Polypack’s Cha Cha Cha print registered shrink bundler is touted as one of the most affordable shrink bundlers capable of running print registered film. The compact unit uses either single or double rolls of film (clear or print registered) with film repetitions up to 40 inches in length and provides the versatility to run a wide range of products. The Cha Cha Cha’s small footprint is complemented by electro-mechanical motions and is controlled by three-phase motors and inverters or by servos. No air or vacuum is required for operation.
With a compact stainless steel design, the versatile Cha Cha Cha processes 60 bundles per minutes with no seal bar and a user-friendly color touchscreen. BI
Self-heating can puts the “ahh” in latte
Imagine enjoying a hot latte or cocoa without having to trek to the local coffee shop. That’s just what OnTech Delaware Inc., San Diego, Calif., had in mind when it developed a perfectly portable self-heating can designed to accommodate the fast-paced lifestyles of commuters, mobile professionals and sports and recreation enthusiasts who might not have access to conventional heating sources.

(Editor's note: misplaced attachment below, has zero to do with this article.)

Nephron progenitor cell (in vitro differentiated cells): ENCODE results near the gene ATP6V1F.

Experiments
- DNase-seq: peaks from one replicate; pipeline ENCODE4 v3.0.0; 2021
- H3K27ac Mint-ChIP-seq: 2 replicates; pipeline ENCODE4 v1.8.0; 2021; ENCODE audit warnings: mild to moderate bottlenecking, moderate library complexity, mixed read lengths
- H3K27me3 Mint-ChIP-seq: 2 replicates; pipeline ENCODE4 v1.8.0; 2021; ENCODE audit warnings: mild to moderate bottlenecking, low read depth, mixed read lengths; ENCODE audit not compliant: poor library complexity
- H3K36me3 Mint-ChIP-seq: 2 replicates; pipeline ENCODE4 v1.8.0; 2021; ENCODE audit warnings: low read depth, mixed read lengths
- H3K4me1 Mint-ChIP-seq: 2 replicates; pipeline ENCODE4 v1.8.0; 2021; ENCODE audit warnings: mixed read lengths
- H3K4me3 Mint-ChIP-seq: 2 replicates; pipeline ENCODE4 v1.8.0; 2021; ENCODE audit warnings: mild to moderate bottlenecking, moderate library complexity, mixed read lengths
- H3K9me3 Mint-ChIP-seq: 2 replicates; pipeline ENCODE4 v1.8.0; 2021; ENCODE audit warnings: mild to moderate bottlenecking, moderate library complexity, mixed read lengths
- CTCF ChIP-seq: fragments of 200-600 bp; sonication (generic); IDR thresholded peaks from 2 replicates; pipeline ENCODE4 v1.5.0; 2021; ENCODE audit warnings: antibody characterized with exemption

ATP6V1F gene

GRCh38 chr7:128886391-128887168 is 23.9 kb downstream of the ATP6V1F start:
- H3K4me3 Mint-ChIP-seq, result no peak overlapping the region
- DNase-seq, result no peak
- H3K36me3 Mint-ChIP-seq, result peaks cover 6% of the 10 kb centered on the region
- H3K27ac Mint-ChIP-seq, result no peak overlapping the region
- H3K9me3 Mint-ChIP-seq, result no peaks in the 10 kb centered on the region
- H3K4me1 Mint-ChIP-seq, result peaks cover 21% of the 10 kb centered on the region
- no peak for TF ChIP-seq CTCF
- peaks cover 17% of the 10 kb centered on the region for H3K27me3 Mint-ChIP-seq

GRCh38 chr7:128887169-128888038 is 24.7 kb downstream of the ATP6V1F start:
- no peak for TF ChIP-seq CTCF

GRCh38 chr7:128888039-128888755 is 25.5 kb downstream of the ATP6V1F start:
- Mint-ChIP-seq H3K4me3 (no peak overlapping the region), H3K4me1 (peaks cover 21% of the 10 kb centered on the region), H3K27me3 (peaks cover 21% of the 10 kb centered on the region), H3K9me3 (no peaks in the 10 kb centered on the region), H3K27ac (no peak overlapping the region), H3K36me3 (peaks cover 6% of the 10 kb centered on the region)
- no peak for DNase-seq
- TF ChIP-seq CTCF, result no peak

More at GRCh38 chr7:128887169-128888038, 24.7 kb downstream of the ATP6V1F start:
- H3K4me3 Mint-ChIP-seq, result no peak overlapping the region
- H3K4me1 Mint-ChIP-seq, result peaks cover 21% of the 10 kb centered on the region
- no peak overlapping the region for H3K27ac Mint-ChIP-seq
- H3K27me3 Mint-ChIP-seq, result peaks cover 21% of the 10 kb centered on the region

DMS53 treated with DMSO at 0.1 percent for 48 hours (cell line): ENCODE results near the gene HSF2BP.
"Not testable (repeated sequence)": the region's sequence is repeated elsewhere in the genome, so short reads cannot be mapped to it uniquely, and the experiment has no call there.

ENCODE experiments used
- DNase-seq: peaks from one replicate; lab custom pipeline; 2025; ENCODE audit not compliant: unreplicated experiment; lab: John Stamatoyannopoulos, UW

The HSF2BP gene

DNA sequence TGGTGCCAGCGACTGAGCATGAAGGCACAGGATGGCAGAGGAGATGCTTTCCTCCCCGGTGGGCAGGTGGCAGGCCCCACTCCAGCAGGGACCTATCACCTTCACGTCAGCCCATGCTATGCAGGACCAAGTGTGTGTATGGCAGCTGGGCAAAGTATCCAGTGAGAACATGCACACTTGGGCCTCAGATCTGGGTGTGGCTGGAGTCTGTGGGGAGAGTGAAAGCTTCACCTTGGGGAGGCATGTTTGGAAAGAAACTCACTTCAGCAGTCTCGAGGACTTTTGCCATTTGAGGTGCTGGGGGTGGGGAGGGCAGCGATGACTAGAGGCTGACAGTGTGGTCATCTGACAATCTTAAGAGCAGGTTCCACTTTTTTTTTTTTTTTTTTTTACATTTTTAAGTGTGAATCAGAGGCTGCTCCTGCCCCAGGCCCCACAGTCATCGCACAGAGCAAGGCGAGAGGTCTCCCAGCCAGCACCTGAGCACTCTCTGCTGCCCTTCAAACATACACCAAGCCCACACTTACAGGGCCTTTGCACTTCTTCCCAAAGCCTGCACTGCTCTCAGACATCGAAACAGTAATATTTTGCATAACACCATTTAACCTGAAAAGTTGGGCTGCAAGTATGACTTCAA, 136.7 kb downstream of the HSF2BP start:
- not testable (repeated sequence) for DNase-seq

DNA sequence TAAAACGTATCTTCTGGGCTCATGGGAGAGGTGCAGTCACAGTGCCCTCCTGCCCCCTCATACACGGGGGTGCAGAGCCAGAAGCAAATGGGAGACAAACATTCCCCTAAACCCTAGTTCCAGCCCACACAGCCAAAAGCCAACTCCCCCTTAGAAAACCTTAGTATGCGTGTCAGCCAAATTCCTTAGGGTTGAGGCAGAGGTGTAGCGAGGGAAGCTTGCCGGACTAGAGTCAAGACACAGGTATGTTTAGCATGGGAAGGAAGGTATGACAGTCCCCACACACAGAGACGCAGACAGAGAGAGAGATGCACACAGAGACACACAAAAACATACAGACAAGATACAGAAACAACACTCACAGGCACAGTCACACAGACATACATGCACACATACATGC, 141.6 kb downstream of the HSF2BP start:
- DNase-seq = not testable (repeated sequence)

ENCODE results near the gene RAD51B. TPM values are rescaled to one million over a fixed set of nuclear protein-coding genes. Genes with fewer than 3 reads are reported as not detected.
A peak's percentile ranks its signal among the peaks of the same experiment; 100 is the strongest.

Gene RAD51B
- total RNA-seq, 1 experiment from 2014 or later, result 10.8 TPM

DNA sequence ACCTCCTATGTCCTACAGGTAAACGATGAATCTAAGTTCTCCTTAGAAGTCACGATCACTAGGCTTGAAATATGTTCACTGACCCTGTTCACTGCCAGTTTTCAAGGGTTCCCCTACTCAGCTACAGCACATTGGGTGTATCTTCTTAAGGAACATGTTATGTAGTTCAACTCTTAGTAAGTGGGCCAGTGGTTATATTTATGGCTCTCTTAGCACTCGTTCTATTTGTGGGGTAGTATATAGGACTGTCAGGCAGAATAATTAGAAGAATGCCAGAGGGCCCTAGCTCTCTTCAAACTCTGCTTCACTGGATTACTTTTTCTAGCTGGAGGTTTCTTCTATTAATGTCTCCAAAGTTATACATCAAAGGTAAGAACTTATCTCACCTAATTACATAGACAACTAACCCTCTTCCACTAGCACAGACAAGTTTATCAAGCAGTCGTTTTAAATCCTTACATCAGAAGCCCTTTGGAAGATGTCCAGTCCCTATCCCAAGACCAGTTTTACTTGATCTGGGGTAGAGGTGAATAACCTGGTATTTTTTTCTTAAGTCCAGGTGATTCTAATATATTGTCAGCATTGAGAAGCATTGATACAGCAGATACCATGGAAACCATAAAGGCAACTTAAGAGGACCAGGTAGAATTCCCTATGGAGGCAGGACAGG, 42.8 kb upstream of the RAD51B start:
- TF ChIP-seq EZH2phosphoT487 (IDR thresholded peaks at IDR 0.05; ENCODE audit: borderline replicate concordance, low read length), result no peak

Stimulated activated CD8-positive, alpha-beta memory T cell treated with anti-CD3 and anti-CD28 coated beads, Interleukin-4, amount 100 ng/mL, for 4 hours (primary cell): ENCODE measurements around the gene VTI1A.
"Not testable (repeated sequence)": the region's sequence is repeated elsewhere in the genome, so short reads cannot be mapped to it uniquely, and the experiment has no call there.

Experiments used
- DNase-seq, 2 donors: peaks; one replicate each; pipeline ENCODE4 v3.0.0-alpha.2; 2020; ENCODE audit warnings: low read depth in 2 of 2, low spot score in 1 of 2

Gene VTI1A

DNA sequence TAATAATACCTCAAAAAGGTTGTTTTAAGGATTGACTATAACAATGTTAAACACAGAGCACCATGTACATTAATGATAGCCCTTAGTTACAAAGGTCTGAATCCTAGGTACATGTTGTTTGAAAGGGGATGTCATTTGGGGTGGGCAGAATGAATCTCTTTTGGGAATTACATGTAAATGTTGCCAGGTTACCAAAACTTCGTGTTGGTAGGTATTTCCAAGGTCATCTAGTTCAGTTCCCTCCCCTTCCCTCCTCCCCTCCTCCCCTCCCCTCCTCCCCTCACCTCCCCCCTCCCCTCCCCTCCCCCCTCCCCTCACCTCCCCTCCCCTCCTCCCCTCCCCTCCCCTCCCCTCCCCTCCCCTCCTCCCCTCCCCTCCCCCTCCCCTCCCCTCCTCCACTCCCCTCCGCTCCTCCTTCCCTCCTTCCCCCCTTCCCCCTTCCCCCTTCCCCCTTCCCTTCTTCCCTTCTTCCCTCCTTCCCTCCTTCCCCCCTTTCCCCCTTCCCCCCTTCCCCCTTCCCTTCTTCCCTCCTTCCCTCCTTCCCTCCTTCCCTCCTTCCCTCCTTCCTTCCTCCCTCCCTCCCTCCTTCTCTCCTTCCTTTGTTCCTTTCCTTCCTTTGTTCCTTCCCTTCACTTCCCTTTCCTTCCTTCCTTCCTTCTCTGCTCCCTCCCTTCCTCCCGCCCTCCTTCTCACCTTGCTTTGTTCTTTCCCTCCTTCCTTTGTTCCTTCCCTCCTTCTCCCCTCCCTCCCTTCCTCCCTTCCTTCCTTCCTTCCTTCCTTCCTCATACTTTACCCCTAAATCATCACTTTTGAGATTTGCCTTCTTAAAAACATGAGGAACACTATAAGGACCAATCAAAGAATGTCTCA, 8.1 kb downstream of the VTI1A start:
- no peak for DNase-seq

After eleven years of development, OnTech’s self-heating can debuted last March. In December, the company introduced a new product line of self-heating beverages under the “Hillside” label, which includes four lattes (Hazelnut, French Vanilla, Mocha and Double Shot), two hot cocoas (Chocolate and Chocolate Marshmallow), two tea lattes (Chai Tea Latte and Green Tea Latte) and three soup items. Hillside lattes began shipping late last year to test markets in the Northeast, and the soups, hot cocoas and teas will begin shipping this month. According to Rick Bauman, senior vice president, sales and marketing at OnTech, more than 20 self heating beverage SKUs will available by April.
“We have had great response from retailers and consumers in the Northeast,” Bauman says. “Our initial Hillside latte sales are very strong and we are finding that awareness is crucial to success due to the unique attributes of the self-heating technology. Our launch campaign sums it up in ‘It Does What?’ as this is a first-of-its-kind consumer product. Thus, educating the consumer is the key to success.”